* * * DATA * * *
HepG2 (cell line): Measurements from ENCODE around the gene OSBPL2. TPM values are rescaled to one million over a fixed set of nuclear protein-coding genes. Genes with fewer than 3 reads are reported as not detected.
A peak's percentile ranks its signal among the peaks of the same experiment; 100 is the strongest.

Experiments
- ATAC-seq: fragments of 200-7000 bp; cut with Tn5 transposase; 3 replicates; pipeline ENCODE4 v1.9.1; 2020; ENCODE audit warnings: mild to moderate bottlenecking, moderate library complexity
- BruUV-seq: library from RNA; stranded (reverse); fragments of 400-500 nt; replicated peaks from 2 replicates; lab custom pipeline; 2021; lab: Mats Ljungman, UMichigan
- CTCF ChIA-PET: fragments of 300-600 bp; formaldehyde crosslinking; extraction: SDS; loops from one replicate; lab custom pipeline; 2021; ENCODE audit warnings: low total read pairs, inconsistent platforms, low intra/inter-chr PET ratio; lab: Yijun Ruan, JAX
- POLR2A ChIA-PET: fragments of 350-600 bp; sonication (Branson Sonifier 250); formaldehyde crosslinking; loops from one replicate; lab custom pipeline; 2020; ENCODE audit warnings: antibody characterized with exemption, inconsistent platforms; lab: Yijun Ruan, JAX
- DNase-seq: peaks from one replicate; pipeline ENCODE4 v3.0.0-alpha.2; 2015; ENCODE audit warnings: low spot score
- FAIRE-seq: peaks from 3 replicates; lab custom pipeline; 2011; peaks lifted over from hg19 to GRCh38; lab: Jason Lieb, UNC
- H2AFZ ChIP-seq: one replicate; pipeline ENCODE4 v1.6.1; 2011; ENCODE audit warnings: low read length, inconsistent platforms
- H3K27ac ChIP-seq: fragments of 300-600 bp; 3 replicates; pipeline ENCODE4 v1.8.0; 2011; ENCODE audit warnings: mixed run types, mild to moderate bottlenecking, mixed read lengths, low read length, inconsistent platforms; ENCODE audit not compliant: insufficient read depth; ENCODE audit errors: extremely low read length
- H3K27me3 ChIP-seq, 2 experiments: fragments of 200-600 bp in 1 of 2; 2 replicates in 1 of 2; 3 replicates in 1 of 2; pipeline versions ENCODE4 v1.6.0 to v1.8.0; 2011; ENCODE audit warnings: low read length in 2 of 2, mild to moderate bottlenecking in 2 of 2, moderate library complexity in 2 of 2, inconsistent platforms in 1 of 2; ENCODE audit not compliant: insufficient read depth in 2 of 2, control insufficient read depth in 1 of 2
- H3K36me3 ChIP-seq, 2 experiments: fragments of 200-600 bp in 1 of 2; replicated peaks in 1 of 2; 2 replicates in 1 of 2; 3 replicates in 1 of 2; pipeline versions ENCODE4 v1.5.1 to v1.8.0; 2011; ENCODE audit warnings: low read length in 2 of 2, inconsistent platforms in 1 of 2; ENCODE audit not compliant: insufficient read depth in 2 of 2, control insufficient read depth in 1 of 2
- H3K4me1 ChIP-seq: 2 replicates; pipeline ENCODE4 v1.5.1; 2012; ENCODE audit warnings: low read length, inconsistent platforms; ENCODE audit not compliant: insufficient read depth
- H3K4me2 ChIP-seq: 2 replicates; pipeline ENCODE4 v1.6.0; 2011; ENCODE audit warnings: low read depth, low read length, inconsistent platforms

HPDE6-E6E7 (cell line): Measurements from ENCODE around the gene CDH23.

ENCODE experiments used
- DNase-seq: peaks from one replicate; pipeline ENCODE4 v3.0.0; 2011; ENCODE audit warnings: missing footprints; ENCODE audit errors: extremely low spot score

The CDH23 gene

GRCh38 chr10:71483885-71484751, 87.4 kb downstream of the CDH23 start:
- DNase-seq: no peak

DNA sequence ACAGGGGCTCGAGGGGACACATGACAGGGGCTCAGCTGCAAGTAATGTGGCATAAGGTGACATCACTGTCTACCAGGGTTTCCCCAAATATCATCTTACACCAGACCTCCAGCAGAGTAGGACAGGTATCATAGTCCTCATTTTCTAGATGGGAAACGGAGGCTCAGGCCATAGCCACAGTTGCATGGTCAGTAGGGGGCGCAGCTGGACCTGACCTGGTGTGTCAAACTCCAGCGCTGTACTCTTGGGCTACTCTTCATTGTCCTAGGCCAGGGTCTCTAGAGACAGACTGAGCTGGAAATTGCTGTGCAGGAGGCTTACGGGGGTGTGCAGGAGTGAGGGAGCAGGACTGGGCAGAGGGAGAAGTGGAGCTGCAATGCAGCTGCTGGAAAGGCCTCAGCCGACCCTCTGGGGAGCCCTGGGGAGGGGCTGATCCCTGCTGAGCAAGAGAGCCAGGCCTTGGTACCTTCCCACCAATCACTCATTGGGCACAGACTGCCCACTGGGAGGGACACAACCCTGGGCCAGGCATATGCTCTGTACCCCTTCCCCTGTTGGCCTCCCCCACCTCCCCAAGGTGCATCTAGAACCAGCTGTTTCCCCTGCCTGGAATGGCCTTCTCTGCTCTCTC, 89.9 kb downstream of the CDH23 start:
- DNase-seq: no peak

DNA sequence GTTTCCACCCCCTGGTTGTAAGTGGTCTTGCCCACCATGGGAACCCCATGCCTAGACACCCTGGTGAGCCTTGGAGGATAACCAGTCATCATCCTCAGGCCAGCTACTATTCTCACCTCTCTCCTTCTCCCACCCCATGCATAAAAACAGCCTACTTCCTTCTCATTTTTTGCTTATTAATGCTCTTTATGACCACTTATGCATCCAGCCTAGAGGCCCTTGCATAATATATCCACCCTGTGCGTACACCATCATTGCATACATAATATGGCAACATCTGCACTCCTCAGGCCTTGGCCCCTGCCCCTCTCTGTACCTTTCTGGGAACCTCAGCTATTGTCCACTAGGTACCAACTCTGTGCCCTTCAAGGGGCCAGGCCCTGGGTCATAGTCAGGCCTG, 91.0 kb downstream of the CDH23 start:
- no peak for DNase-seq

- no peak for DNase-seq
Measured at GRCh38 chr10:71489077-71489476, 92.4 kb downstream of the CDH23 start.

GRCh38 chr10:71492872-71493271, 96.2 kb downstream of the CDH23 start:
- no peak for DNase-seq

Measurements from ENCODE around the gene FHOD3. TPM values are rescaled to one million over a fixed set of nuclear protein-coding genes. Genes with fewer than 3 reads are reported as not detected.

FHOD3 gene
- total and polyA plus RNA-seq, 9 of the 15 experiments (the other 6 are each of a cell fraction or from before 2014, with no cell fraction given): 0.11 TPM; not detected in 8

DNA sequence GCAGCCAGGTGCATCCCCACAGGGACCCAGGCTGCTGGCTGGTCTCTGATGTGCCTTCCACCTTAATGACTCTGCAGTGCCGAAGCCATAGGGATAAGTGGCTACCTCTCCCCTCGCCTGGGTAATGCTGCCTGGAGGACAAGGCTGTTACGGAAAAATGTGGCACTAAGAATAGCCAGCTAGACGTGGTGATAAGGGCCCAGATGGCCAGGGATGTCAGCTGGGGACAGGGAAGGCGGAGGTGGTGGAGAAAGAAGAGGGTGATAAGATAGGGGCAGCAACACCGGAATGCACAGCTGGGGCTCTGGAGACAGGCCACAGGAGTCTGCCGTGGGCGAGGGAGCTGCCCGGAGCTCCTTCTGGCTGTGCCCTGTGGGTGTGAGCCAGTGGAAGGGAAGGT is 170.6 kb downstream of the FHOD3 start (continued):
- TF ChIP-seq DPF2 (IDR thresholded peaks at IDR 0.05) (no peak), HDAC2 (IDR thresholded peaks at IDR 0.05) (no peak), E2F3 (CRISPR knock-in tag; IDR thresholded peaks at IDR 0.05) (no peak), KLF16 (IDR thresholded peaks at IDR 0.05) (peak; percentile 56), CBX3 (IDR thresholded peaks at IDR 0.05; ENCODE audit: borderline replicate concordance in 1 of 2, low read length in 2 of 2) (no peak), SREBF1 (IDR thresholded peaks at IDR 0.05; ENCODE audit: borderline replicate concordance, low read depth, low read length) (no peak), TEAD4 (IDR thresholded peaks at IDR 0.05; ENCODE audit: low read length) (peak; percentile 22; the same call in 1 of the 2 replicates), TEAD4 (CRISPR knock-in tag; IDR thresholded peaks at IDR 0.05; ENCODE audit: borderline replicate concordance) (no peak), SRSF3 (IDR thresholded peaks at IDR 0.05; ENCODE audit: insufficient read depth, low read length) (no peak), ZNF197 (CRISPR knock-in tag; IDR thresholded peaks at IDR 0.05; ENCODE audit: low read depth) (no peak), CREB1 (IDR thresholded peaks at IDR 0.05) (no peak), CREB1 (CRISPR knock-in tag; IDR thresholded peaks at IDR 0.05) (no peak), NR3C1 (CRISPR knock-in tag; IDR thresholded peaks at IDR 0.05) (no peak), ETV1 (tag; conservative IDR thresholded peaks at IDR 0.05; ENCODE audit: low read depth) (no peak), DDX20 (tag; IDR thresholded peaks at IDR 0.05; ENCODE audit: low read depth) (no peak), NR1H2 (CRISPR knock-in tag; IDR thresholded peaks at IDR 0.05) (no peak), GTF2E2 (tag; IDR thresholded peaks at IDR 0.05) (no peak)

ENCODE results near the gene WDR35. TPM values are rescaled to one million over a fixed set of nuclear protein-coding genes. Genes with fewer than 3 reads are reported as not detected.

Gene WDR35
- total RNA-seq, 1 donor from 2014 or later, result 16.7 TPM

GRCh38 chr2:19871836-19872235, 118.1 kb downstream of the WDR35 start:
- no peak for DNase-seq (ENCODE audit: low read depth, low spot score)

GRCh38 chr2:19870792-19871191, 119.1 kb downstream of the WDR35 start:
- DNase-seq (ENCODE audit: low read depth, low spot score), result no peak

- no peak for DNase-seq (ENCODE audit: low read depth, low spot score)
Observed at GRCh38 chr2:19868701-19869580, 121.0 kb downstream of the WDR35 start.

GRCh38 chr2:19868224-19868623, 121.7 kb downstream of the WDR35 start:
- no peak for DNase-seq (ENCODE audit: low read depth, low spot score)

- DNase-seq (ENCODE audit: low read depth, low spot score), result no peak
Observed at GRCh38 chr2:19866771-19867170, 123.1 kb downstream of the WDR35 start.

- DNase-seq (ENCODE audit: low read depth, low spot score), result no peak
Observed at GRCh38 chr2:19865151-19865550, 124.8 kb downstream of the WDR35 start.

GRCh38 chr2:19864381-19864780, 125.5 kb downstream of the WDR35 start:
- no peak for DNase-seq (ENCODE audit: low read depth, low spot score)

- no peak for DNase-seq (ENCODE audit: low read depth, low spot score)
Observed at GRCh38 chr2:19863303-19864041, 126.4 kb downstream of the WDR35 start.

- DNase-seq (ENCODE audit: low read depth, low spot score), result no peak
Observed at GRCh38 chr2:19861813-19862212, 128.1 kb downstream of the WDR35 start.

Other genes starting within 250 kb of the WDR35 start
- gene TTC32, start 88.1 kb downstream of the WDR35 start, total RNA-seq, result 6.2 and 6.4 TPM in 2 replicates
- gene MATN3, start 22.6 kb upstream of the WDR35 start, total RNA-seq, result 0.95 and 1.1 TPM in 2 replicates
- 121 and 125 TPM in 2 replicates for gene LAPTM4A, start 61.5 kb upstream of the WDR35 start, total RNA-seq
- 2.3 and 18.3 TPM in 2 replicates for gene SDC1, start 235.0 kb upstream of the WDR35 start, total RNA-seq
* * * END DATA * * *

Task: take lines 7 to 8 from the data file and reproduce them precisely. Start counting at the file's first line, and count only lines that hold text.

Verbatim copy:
- POLR2A ChIA-PET: fragments of 350-600 bp; sonication (Branson Sonifier 250); formaldehyde crosslinking; loops from one replicate; lab custom pipeline; 2020; ENCODE audit warnings: antibody characterized with exemption, inconsistent platforms; lab: Yijun Ruan, JAX
- DNase-seq: peaks from one replicate; pipeline ENCODE4 v3.0.0-alpha.2; 2015; ENCODE audit warnings: low spot score